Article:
Wednesday, July 07, 2004

Response for Anonymous' comment

I guess I'm not completely sure of which part of my post your comment was directed to, but let me make an attempt at an answer.

In fact, I favor removing "under God" and "In God We Trust", etc., from any and all government productions. You can see that a person's belief in a God, even an anthropomorphic one, does not imply that s/he wants the country to be explicitly godly? First of all, genuine faith must be derived from a genuine freedom to choose it, so embedding religiosity in government is, actually, not in the interest of a religious person--anyway, someone who wants other people to have real faith. I don't claim to be in the mainstream (among the religious) in this view. So it goes. In a previous post, I commented on the religious rights of atheists (though I gave a rather strict definition of an "atheist" in that case). So second, these references to God are not acceptable constitutionally speaking. So here I agree with you.

However, I have to contradict your claim that an anthropomorphic god is implied by phrases of the "God and country" sort. That particular turn actually goes back to the Roman Empire, where new legionaries took an oath of loyalty before "God"--this God being a substitute for "whatever gods you may happen to believe in." With the Christian era, this placeholder turned easily into the Christian God. But even noting this transition, I'm not ready to admit that Jefferson and his ilk, Deists I mean, and raving classicists, would have been thinking of an old bearded guy. Maybe this historical junk isn't relevant. I think it fits in though.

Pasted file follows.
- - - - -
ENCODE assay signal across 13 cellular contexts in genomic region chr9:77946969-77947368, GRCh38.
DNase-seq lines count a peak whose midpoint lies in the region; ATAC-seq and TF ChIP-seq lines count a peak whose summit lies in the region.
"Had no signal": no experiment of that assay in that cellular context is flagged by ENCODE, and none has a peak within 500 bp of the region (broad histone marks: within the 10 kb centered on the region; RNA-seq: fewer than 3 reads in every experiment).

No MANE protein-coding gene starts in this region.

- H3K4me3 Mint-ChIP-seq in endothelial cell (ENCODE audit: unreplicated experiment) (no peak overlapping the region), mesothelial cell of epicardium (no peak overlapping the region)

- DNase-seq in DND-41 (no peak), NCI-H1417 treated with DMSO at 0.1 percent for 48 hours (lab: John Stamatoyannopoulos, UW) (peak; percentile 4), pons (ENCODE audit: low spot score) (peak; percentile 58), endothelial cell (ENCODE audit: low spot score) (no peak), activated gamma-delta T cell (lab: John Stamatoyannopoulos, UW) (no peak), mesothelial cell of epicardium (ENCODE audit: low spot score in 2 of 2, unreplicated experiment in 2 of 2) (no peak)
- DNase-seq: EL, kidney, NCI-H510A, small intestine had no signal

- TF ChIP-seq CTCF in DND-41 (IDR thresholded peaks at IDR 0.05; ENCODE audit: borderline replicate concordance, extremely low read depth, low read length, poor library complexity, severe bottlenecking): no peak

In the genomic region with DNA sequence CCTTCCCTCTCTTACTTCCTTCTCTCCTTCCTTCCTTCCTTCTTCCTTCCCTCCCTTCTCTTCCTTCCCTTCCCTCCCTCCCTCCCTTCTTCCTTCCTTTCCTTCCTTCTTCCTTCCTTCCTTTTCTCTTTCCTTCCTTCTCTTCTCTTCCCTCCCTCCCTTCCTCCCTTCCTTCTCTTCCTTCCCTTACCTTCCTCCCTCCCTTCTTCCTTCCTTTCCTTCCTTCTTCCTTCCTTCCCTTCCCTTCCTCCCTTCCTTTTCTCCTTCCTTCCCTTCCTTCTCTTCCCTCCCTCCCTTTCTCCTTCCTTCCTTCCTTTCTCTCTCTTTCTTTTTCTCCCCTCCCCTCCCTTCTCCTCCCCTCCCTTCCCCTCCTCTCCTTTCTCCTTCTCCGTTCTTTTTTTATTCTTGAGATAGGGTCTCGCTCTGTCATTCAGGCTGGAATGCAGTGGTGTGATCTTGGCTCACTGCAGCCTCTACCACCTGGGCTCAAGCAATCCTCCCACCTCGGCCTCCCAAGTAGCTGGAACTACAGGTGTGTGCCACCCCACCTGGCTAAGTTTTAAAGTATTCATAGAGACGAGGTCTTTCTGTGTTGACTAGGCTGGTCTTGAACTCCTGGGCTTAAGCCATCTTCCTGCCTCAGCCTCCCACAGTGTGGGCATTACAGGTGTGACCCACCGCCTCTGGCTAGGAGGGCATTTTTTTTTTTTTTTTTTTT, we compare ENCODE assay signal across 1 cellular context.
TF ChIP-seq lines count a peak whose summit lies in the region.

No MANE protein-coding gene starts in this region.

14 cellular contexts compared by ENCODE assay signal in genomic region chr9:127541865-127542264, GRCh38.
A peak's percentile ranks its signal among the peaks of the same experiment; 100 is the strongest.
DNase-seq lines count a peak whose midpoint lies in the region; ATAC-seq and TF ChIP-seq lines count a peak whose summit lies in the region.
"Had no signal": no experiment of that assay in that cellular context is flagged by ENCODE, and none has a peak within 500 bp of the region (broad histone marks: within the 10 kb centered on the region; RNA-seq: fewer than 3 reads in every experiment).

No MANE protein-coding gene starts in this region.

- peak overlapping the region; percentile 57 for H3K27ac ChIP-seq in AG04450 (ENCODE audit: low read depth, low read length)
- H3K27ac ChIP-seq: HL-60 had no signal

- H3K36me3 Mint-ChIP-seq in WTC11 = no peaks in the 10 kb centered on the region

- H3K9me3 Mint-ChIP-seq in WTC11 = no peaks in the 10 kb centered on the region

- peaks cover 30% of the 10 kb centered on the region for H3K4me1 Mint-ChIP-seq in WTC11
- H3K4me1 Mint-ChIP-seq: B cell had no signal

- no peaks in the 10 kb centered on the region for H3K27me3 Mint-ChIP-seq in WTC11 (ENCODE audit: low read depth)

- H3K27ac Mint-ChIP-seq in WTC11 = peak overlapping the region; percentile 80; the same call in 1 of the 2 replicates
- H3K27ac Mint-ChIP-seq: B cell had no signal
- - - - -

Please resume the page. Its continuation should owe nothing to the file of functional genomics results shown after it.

Finally, I don't believe that "contemplating the seeming need for a prime cause" is so easily distinguishable from more detailed (or flamboyant?) beliefs. Surely, the presumption that a Prime Mover is basically uninterested in the universe It created is itself an unverifiable "mythological" story, hence really in the same category, rationally speaking, as any religious story. (If you read some Plotinus, you can see how religious reason can be.) That said, I don't believe that a person who is willing to permit a Prime Mover is really an atheist, unless s/he posits that such a being is somehow sub-divine, which would be a difficult argument, I think.

I hope this does not offend you. And I hope I’ve given you some kind of worthwhile answer.